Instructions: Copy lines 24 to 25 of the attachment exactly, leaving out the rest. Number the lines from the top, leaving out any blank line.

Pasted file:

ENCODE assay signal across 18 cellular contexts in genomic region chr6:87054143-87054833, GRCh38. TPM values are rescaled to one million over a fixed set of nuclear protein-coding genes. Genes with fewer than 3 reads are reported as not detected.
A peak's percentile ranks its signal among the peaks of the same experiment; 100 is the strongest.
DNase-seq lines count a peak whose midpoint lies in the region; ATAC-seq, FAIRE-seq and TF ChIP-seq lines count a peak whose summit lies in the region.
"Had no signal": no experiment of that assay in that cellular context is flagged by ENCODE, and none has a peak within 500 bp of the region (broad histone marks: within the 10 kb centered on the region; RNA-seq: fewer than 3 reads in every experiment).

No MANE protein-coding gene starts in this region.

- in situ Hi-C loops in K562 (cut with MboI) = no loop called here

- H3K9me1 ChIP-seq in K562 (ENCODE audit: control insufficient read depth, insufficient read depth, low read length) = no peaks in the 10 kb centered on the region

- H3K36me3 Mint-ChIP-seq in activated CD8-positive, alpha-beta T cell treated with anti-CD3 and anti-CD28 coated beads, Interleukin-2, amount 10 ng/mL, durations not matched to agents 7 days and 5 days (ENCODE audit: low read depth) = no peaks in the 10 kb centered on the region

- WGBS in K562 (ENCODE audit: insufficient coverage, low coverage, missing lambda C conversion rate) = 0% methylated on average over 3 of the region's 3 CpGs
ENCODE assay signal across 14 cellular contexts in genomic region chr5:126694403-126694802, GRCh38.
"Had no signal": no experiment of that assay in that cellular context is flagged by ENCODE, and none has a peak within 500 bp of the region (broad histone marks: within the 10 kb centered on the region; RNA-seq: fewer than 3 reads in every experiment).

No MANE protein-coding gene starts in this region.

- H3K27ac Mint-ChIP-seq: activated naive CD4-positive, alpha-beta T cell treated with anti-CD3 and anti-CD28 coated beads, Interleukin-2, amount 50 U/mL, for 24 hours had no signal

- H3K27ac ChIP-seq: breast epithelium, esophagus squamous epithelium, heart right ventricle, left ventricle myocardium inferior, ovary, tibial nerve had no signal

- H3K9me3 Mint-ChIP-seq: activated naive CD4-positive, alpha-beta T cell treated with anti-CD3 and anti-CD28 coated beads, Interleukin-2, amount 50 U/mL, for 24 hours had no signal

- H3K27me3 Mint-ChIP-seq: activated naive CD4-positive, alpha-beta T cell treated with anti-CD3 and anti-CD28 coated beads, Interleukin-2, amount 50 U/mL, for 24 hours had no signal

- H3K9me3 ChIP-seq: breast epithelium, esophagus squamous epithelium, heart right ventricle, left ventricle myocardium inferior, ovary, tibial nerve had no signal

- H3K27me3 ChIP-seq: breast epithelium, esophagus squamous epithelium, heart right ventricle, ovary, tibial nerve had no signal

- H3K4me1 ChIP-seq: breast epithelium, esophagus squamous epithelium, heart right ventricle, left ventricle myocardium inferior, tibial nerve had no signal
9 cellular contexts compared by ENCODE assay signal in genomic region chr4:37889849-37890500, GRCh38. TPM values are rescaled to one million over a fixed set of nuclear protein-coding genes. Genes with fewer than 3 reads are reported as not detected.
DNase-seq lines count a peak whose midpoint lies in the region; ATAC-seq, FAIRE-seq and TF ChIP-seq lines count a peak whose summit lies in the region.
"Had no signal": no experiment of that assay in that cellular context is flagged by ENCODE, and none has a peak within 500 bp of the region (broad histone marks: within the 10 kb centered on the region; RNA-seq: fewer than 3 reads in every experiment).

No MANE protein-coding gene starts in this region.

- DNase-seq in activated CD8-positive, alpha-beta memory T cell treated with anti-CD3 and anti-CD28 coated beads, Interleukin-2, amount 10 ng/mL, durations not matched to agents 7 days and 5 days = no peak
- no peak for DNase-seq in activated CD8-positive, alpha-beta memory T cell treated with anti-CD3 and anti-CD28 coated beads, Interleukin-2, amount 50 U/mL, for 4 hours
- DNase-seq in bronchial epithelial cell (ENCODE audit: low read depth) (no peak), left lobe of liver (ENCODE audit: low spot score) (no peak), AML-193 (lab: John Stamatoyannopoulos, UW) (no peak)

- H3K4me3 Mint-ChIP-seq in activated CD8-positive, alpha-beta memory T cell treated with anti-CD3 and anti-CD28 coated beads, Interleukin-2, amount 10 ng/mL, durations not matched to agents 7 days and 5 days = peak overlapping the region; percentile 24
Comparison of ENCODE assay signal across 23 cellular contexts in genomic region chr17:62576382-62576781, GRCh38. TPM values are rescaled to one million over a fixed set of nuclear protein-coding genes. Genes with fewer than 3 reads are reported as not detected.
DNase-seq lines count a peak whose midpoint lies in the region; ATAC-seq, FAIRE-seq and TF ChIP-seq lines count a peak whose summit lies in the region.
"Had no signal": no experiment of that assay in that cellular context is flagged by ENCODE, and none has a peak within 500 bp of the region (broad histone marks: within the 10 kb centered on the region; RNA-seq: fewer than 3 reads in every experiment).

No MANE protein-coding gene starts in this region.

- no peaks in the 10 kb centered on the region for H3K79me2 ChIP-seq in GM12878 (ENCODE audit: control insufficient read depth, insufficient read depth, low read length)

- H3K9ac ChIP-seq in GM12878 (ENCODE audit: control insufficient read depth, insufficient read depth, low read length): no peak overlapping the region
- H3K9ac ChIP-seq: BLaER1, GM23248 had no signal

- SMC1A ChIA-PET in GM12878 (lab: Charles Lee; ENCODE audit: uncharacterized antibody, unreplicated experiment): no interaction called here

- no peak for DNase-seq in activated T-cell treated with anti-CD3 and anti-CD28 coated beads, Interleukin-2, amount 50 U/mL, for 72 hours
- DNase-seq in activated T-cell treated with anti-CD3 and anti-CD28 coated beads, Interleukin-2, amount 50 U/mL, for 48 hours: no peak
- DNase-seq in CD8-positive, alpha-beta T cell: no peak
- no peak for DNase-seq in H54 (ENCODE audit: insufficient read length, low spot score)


- DNase-seq in activated CD8-positive, alpha-beta memory T cell treated with anti-CD3 and anti-CD28 coated beads, Interleukin-2, amount 10 ng/mL, durations not matched to agents 7 days and 5 days = no peak
- no peak for DNase-seq in activated CD8-positive, alpha-beta memory T cell treated with anti-CD3 and anti-CD28 coated beads, Interleukin-2, amount 50 U/mL, for 4 hours